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NCCU volunteers work on an Eagle-Habitat home.
NCCU Welcomes Fourth Family Into Habitat Home

The public is invited to a dedication Saturday for the fourth Habitat for Humanity home built by volunteers from North Carolina Central University.

The keys to the newest Eagle Habitat home will be given to Yopond Helms and her family during a noon celebration at the house at 814 Colfax St., Durham.

About 340 students have worked on the house since the Sept. 17 groundbreaking, giving at least one four-hour shift of labor. The total number of volunteer hours easily tops 1,360, said Dr. Deborah Bailey, director of the Office of Community Engagement at NCCU.

“This was a student-led project from beginning to end,” Bailey said. “This really showcases what President Obama describes as service that meets America’s needs.”

NCCU first partnered with Habitat for Humanity in 2006. After raising nearly $50,000 in donations toward building the first home at 1101 Simmons St., the university in 2008 received a three-year grant from the federal Department of Housing and Urban Development to complete the project.

The grant, which was designated specifically for historically black colleges and universities to use for activities benefiting the wider community, enabled NCCU to continue its partnership with Habitat. The school also used grant money to create other programs, including micro-entrepreneurship training for residents.

Dr. Rebecca Winders, associate professor in the Department of Public Administration, led a committee of faculty, staff and administrators who pulled together the application to HUD. For Winders, Saturday’s event will be bittersweet. The professor, who taught at NCCU for 14 years, is retiring next year.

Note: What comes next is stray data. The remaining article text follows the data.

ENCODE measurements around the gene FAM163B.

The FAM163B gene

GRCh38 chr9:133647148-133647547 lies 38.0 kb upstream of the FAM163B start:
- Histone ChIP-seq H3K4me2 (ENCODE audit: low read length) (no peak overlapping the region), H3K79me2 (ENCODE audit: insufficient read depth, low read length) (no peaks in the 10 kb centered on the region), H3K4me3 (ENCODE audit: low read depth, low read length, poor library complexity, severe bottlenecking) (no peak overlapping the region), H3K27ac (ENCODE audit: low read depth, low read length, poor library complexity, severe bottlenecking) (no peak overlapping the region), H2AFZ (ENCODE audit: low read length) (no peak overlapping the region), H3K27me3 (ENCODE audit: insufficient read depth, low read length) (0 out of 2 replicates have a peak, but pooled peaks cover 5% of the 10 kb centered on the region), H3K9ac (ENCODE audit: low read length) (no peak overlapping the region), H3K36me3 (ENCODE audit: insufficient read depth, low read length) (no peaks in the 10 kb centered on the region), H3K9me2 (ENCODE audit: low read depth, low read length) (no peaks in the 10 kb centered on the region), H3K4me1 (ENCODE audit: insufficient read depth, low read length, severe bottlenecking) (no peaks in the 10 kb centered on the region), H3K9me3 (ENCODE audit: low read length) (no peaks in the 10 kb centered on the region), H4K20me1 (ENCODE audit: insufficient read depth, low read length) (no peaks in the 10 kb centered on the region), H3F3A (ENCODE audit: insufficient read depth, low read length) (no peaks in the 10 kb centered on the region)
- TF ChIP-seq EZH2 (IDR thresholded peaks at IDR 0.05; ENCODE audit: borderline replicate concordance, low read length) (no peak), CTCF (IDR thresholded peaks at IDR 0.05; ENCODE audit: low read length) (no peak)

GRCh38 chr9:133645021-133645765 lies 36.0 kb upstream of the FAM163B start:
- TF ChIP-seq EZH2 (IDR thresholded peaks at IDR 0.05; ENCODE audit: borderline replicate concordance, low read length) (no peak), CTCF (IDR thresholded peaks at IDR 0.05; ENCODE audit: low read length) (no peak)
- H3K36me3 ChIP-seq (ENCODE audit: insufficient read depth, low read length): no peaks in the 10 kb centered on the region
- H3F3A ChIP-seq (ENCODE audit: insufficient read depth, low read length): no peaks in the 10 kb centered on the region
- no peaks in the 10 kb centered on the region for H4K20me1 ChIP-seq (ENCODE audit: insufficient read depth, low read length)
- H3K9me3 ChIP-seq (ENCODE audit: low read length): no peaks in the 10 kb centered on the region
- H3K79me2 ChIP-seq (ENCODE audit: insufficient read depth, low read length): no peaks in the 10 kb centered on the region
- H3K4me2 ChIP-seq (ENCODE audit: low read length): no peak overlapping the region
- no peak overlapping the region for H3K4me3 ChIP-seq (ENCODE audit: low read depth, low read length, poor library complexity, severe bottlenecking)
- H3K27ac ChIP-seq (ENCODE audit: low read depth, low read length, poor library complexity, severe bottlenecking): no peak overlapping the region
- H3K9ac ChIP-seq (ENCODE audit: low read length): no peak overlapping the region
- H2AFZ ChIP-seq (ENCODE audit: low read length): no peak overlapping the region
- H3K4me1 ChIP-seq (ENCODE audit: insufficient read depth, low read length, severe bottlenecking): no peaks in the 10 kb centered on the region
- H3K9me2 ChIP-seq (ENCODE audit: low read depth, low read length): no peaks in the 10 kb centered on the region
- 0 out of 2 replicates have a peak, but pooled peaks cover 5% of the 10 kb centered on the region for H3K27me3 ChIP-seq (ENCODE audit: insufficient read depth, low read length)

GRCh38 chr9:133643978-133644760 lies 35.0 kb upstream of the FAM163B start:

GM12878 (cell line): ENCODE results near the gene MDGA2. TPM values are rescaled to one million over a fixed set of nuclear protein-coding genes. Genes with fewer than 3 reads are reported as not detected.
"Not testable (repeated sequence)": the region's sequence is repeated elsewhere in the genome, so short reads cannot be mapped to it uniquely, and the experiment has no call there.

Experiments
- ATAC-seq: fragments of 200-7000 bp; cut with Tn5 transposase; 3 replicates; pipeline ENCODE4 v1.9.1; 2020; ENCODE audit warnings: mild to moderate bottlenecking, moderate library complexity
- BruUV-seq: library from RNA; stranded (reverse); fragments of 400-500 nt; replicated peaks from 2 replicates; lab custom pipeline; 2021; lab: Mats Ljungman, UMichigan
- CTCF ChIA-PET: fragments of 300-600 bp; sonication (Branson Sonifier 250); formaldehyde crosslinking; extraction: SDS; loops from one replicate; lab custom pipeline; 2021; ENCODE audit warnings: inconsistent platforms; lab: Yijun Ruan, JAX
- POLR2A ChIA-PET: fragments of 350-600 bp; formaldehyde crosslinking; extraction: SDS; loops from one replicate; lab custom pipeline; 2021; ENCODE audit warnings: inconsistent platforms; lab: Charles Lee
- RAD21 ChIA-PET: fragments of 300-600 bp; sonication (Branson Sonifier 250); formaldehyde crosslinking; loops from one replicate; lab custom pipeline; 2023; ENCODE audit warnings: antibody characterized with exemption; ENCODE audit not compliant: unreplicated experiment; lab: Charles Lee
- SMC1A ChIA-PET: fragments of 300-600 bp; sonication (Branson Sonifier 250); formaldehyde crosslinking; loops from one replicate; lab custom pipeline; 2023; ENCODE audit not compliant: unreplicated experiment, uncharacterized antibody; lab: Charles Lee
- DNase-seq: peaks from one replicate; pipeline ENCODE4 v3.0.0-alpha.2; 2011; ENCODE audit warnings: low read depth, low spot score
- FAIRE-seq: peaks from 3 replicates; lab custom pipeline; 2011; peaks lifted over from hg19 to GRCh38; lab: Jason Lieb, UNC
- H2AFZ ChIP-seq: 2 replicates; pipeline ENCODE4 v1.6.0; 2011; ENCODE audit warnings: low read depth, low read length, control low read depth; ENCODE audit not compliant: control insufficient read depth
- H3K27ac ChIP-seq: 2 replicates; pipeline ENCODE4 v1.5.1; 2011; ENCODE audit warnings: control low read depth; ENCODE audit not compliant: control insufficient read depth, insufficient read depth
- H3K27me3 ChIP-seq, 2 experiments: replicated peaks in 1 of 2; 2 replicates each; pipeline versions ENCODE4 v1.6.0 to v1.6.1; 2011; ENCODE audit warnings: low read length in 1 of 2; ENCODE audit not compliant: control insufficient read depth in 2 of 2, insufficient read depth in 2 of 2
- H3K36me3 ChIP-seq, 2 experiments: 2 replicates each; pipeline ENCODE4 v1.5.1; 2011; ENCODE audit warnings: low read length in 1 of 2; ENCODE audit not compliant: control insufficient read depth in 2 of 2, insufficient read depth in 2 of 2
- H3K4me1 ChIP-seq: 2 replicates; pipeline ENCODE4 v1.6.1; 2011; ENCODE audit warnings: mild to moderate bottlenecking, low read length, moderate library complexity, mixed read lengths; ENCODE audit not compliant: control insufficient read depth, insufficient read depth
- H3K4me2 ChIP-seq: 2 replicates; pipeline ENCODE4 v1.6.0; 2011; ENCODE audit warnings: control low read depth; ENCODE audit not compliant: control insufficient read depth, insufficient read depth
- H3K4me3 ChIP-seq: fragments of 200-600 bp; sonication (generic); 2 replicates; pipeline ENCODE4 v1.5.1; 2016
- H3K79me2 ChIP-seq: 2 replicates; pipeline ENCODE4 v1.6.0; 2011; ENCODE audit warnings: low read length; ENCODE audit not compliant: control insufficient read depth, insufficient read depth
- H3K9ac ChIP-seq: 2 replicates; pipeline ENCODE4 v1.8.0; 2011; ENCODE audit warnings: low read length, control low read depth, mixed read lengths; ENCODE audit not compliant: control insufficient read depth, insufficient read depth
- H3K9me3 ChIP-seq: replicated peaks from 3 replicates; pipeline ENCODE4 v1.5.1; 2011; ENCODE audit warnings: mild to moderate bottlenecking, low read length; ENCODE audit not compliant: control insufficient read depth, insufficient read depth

"Dr. Winders has been absolutely pivotal to the Eagle-Habitat project. Her work, and the work of the committee, has helped transform a neighborhood,” Bailey said. “While we celebrate Dr. Winders’ retirement and the next chapter in her life, we will miss everything that she has done. She's leaving behind a legacy of care for the development of low-wealth communities in Durham."

After the success of the first house, the university and the nonprofit went on to build a second house at 615 Hickory St., a third house at 808 Colfax St., and the fourth a few doors down on Colfax. All the homes are within a four-block area, part of a multipronged effort by NCCU to restore prosperity to the surrounding neighborhood.

Helms, the newest homeowner, said she cannot wait to walk through the front door Saturday.

“I’m excited for my boys because I did this for my boys,” she said. “I’m a single parent who works really hard and I don’t have much money. I wanted them to know I love them.”

Helms lives with her sons, ages 9 and 10, in a two-bedroom apartment. The boisterous boys share a room, which means a lot of bickering. Helms said she’s eager for each boy to have his own room and more space.

“It’s just a blessing,” she said. “God has blessed me to be able to get involved with Habitat so I can provide a better place for my kids. I want to see them grow up and become young men.”

Administrators are hoping the fourth house will not be the last. The grant money is depleted, so future projects will rely on more donations.

“The challenge is to get more funds, and I am confident that can happen,” Winders said. “We have a dedicated faculty and staff committee, and an emerging student Habitat chapter. My biggest hope is that we have set things in motion to raise money and get more houses done.”

She said it helps to be partnered with a well-respected and deeply rooted organization such as Habitat for Humanity, which has a reputation for getting things done.

“They have been absolutely wonderful,” Winders said. “They make everything seem possible.”

For more information or to contribute to the NCCU-Habitat for Humanity project, contact Ruby Messick at rmessick@nccu.edu or 919-530-5384.

 

-- By Angie Basiouny